What is CNC machining?
The CNC machining processes is a subtractive manufacturing technique for removing material. It uses sharp cutting tools, available in a variety of shapes and sizes, which are precisely controlled by a computer. CNC stands for Computer Numerical Control.
How Does CNC Machining Work?
CNC machining starts with a computer, on which designers prepare a part using CAD (Computer-aided Design) software. This digital part is then converted into a format that can be recognized by a CNC machine.
Instructions are sent to the CNC machine in the form of “G-Code” after which the machine can read and start cutting.
Most CNC machines have a “worktable” and work holding device to keep a block of material — known as the “workpiece” — in place. The worktable may or may not move, depending on the style of the machine.
When machining starts, the cutting tool makes contact with the workpiece, cutting away layers of material. The tool and/or workpiece is moved and/or rapidly rotated according to the G-Code instructions so that cuts are made in exactly the right places until the part is finished.
Advantages of CNC machining
Here we present some of the main advantages of CNC machining compared to other manufacturing processes such as 3D printing, casting, laser cutting, plasma cutting, and injection molding.
Cost-efficient: The CNC machining process is a high-speed manufacturing process for certain types of parts. CNC machines with a powerful spindle and good machine tools allow us to remove raw material fast. If the part geometry is simple (for example, a solid base plate which needs holes, threads, steps, or grooves) very small amounts of raw material are removed. In this case, the unit price for CNC machining will be much lower than 3D printing, because it would take many hours to print such a part.
More precise: On a good CNC mill or lathe, the machine tolerance is +/-0.005 mm, and if we can remove 0.005 mm in the final cut from the workpiece, that means we can easily get parts machined with a +/-0.01 mm tolerance. Compare this to the 3D printing process, in which parts are printed layer by layer. The minimum layer height is 0.05 mm, which means the parts tolerance can’t be less than 0.05 mm.
Better for surface finishing: Post-processing is always needed for cosmetic parts, so it is very important to achieve a good surface finish at the first stage. When the RPM of the CNC mill goes up to 15,000 and the CNC lathe up to 6,000, the CNC machined part surface roughness is less than Ra 0.8, which is good for bead blasted, painted, or anodized surfaces without sanding manually. Meanwhile for parts made from SLS, SLM, or DMLS processes, the surface roughness is far more than Ra 3.2.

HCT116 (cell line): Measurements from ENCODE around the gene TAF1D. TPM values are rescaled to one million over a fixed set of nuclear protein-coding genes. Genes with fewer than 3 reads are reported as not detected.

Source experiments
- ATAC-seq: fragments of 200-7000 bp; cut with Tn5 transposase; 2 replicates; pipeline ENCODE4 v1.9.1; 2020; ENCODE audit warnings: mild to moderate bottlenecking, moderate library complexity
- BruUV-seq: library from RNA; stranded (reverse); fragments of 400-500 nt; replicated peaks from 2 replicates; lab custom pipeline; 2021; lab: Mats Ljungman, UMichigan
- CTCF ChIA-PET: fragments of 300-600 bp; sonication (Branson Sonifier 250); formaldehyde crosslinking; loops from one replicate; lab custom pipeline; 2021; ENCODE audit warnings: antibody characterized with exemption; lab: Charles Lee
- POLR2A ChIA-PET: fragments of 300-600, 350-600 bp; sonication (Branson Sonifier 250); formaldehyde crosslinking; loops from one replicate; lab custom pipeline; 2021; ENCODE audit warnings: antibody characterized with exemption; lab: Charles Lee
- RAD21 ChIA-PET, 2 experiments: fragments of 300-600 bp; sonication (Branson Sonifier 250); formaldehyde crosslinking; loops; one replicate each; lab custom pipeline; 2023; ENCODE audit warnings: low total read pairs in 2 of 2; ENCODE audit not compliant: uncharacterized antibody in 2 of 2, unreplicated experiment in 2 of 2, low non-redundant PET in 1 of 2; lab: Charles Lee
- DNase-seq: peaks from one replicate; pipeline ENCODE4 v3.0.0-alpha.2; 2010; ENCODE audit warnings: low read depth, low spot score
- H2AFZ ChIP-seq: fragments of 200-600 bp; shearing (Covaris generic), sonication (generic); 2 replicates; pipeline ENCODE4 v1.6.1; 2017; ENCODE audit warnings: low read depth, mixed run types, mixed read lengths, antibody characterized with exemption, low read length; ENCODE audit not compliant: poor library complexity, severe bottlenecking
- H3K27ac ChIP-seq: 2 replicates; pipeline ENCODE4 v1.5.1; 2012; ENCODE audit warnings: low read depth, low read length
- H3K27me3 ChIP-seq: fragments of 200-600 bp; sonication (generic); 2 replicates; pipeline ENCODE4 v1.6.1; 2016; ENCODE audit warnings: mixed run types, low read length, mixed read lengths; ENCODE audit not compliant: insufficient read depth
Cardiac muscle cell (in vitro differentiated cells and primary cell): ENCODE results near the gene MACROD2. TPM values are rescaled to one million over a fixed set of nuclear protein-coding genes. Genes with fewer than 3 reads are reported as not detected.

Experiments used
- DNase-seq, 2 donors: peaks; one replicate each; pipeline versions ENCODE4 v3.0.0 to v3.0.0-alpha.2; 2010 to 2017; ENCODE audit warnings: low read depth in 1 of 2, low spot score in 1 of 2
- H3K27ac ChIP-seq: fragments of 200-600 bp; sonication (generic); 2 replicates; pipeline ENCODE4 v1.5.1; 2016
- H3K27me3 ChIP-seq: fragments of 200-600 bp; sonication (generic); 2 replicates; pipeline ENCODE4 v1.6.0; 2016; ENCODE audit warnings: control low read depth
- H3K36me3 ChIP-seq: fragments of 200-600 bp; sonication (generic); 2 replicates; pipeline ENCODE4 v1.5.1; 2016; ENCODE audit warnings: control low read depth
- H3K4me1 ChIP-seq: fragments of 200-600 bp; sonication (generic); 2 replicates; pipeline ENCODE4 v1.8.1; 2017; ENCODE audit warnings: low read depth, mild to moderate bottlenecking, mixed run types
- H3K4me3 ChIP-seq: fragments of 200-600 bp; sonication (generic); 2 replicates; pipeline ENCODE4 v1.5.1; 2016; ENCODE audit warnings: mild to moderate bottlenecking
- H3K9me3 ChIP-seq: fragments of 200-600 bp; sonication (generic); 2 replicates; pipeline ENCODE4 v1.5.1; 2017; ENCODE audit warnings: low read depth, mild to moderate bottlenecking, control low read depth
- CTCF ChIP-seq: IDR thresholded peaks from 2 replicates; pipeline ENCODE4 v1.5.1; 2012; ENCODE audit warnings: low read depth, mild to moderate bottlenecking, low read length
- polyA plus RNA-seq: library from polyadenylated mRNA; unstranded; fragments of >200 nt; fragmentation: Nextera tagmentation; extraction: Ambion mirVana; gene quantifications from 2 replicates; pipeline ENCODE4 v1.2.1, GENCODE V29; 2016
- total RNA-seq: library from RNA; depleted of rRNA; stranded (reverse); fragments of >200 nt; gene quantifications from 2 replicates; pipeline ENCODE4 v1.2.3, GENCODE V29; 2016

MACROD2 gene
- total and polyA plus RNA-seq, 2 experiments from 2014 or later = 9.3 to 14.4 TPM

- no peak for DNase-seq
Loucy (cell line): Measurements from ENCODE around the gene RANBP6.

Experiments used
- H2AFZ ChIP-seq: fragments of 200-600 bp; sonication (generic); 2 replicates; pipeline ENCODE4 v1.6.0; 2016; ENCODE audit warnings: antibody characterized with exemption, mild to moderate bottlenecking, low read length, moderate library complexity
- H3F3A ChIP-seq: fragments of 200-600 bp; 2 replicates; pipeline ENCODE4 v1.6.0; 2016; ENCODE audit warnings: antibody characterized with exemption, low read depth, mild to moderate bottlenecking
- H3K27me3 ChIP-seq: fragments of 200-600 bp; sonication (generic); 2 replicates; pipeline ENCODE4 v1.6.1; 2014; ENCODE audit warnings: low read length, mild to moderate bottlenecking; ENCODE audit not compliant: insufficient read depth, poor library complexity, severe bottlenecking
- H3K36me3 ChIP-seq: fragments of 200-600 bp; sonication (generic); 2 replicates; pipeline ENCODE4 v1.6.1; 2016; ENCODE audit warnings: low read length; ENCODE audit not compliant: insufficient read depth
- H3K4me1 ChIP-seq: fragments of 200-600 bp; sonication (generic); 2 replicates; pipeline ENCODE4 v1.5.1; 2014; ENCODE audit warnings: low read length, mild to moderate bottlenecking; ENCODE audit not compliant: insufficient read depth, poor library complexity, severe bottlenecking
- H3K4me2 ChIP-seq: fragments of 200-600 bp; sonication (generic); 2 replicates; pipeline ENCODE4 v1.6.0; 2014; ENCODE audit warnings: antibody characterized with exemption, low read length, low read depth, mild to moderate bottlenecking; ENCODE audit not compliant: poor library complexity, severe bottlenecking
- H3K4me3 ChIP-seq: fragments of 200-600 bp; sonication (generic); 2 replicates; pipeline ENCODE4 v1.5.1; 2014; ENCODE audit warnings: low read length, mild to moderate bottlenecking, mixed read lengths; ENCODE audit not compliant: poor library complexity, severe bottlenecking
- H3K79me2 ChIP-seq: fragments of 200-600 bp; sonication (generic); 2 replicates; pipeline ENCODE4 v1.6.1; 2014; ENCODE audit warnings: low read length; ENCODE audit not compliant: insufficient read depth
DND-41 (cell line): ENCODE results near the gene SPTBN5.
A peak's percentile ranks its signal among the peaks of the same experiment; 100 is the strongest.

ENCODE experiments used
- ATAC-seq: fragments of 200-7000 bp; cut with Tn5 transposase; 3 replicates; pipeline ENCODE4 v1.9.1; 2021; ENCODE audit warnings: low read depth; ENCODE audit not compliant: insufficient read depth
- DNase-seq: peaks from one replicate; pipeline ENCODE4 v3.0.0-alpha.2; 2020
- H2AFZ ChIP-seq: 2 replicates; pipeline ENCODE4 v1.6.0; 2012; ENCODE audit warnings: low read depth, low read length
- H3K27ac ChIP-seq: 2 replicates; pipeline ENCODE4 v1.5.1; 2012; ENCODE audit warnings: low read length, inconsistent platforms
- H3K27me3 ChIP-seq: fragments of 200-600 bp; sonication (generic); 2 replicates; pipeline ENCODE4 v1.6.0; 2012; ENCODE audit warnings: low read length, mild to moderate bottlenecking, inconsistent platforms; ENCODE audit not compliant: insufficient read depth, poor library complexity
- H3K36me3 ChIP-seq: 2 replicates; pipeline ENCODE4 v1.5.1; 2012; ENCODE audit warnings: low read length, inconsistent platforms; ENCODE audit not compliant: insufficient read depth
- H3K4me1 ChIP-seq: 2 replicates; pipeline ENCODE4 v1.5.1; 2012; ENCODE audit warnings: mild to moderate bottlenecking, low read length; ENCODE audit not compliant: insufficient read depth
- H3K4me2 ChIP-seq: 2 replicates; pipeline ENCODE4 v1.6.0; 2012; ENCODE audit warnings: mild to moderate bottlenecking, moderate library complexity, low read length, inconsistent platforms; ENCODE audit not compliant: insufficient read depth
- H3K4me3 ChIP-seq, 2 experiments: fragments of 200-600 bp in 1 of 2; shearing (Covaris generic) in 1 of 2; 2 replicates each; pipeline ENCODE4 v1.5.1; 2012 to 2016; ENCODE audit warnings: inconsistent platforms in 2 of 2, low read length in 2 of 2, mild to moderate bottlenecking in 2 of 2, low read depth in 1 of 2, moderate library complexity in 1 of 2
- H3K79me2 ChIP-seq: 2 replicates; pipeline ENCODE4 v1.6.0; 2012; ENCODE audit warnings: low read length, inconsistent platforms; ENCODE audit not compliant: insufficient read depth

More flexible part sizes: A large CNC machine center can have a table measuring 6 m x 30 m or larger, which means that very big parts can be milled. And as far as we know, the biggest lathe was built with a maximum 5 m diameter. At the other end of the scale, with precise 5-axis CNC machines and R0.05 mm cutting tools, we can mill a tiny geometry from a 1 mm x 1 mm x 1 mm block, while a Swiss machine can also be useful for making small parts for medical applications. 3D printing, urethane casting, die casting, and injection molding can’t achieve these extreme minimum and maximum part sizes.
What are the different types of CNC machines that 3erp use
At 3ERP’s CNC machine shop, we own 50+ CNC machines including mills, CNC turning machines (or lathes), CNC routers, and Electrical Discharge Machining (EDM) machines.
- CNC mills have rotating cutting tools that are moved to different areas of the workpiece to make cuts and can be used to make many different pats. CNC lathes work the other way, rotating the workpiece against a stationary cutting tool, and are used to make cylindrical parts.
- CNC routers are similar to CNC mills, but have less power and cannot cut the hardest materials. They can, however, be faster than CNC mills.
- EDM uses electrical discharges (sparks) instead of a sharp cutting tool to cut material. No physical contact is made between the tool and the workpiece.
CNC machines are often defined by their number of axes. More axes mean they can move their tool and/or workpiece in a greater number of ways, giving greater cutting flexibility and the ability to make more complicated parts in a shorter time.